One big problem is that several of the stadiums — including Brasilia’s 72,000-seat, $900 million venue — were built in cities where there are only minor league pro teams that don’t draw large crowds. This was done so World Cup games could be spread across the entire country, instead of just the southeast, where most of the top pro teams play. It’s as if we built gleaming new stadiums in Montana and Alaska for hosting a World Cup in the US.

In Brazil, this plan has left some pretty useless, expensive facilities scattered across the country, because these minor local teams don’t sell enough tickets to make playing in the fancy (and expensive-to-maintain) stadiums worthwhile. The rainforest city of Manaus, for instance, is home to a $600 million stadium that was used for exactly four World Cup games. The pro team there currently plays in much smaller training centers, because it’d lose money if it tried to rent out the big stadium.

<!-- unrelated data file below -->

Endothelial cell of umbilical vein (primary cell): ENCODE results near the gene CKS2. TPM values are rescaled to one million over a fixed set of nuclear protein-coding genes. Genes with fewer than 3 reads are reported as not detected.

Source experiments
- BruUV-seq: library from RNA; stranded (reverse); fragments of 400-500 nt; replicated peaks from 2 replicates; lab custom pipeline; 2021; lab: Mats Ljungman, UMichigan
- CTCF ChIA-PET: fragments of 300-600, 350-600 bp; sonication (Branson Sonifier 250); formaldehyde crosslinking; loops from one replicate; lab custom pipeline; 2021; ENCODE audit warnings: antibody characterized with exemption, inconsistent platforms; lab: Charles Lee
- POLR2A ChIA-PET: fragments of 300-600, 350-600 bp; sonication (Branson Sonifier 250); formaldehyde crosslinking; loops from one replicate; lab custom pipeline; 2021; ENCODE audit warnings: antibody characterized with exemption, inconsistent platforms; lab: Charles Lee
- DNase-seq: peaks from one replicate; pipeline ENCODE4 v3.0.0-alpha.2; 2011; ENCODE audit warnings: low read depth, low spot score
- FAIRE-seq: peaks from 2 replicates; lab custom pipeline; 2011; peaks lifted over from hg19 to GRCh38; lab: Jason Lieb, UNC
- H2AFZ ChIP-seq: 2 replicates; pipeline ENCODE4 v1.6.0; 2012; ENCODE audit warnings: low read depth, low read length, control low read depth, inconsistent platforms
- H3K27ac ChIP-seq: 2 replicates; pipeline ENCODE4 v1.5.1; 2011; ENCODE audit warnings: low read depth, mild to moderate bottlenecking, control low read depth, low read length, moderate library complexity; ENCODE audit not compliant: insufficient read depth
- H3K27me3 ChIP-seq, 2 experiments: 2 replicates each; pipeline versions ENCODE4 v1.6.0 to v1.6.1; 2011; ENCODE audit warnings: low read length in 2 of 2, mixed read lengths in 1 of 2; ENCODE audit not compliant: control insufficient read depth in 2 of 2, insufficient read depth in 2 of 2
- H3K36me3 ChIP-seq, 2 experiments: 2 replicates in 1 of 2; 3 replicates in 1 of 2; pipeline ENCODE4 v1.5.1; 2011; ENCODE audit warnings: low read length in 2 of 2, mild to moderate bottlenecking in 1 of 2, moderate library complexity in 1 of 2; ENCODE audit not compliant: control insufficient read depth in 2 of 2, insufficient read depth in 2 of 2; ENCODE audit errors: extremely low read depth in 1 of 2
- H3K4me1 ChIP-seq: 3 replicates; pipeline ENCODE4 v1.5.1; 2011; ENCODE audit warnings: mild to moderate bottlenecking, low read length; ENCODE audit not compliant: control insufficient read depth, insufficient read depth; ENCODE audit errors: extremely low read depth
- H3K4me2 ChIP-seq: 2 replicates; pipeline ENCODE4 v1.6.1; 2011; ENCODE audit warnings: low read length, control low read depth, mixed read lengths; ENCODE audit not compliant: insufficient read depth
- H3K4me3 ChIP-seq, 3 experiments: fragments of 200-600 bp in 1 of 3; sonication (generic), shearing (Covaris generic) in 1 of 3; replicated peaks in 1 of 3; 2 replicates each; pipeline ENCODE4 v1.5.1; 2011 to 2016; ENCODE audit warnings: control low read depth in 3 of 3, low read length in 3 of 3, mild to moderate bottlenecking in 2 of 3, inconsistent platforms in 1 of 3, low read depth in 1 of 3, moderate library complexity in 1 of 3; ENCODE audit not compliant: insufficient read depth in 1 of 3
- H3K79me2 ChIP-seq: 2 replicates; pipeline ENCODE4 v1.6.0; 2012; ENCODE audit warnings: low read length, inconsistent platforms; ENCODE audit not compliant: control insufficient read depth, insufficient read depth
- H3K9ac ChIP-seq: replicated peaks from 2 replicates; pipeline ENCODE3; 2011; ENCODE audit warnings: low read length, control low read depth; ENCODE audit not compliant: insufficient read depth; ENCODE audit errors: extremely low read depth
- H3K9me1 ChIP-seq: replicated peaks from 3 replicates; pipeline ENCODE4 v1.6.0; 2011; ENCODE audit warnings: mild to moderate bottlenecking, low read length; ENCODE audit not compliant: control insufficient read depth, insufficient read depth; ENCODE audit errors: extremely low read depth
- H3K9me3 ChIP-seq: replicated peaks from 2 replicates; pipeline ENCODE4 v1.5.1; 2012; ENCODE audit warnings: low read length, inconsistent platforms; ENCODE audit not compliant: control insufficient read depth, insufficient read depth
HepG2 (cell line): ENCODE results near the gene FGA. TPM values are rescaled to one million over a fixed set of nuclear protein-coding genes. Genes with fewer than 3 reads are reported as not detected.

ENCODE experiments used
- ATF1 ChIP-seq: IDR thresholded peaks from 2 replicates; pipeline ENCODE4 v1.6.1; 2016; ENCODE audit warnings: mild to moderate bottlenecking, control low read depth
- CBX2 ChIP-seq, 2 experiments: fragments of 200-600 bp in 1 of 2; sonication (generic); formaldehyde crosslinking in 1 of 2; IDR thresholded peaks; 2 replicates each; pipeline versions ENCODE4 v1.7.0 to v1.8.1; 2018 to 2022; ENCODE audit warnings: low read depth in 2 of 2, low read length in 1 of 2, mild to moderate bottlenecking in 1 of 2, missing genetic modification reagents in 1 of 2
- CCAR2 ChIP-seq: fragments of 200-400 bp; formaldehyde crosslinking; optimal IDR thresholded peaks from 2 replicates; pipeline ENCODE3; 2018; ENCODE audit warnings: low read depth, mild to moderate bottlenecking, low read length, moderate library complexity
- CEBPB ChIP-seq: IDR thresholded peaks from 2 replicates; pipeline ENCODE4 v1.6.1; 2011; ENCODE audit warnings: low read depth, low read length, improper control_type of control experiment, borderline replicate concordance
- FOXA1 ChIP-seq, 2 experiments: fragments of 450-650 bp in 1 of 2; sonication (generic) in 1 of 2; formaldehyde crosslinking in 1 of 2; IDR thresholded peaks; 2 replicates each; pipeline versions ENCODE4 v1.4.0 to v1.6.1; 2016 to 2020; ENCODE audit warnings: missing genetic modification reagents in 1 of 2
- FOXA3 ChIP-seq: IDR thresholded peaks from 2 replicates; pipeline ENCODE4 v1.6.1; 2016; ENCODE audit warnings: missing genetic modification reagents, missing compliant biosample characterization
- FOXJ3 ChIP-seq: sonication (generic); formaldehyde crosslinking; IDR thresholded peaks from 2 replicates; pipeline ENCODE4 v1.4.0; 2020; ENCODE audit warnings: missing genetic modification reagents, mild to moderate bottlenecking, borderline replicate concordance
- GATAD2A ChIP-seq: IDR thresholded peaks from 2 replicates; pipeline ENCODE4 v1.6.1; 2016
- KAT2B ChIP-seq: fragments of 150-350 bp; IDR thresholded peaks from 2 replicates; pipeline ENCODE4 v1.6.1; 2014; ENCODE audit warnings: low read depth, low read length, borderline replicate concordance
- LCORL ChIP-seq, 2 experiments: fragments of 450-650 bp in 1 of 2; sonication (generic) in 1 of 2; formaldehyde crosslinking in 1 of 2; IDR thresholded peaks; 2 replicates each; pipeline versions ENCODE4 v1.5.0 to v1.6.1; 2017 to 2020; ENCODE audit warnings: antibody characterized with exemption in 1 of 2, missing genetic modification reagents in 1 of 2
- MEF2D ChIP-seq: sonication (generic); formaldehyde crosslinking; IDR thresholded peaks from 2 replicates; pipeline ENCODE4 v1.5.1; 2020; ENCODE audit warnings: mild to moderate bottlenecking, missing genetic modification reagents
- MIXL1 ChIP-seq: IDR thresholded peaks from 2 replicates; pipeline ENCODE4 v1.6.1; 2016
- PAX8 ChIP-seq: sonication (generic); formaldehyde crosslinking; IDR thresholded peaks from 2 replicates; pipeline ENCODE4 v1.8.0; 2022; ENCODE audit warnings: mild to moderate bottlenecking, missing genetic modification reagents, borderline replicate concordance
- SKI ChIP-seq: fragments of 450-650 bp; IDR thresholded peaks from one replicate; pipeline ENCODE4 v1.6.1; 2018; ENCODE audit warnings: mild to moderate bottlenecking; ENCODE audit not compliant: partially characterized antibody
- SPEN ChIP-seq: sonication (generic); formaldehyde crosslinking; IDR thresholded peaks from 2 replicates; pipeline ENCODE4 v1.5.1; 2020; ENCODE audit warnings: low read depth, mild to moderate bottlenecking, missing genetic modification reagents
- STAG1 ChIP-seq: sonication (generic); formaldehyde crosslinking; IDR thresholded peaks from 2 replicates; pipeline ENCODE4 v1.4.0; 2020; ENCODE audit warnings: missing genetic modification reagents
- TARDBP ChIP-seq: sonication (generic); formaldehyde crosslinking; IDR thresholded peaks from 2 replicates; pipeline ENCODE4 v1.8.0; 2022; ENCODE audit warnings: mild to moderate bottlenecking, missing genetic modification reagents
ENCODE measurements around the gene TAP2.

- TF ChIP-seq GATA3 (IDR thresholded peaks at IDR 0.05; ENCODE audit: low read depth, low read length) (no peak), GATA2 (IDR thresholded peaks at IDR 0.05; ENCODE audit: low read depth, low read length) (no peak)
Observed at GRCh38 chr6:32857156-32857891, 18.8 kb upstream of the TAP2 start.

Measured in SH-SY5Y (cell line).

Many cities have been selling the stadiums to private companies that try to squeeze a bit of revenue out of them, but it’s not easy. In Natal, the NPR story reports, a company bought the stadium, but has made little money renting it out for children’s birthday parties and weddings, and the facility is now for sale once again.

What makes all this even more infuriating is that in many of these cities, hundreds of thousands of people were displaced from neighborhoods that were torn down to make way for these stadiums. And even though the World Cup was partly billed as a way to upgrade Brazil’s overall infrastructure, several of the big projects — such as light-rail systems in São Paulo, Cuiaba, and Fortaleza — still aren’t close to being finished.

Of course, the most insane part about all this is that for Brazil, the World Cup was just a prelude to an even bigger waste of public money on sports: the 2016 Summer Olympics in Rio de Janeiro. Though a stadium renovated for the World Cup will be reused for the games, the country will still spend a projected $13.2 billion on other facilities and infrastructure, a number that’s likely to continue climbing as the games approach.